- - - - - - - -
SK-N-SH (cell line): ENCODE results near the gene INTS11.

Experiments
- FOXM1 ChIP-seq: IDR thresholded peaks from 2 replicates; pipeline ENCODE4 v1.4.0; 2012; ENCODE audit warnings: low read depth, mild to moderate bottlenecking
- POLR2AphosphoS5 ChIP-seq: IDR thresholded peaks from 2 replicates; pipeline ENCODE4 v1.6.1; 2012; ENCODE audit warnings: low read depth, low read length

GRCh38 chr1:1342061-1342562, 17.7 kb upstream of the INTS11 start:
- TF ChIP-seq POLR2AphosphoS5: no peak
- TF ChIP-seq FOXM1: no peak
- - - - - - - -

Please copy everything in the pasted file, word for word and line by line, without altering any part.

SK-N-SH (cell line): ENCODE results near the gene INTS11.

Experiments
- FOXM1 ChIP-seq: IDR thresholded peaks from 2 replicates; pipeline ENCODE4 v1.4.0; 2012; ENCODE audit warnings: low read depth, mild to moderate bottlenecking
- POLR2AphosphoS5 ChIP-seq: IDR thresholded peaks from 2 replicates; pipeline ENCODE4 v1.6.1; 2012; ENCODE audit warnings: low read depth, low read length

GRCh38 chr1:1342061-1342562, 17.7 kb upstream of the INTS11 start:
- TF ChIP-seq POLR2AphosphoS5: no peak
- TF ChIP-seq FOXM1: no peak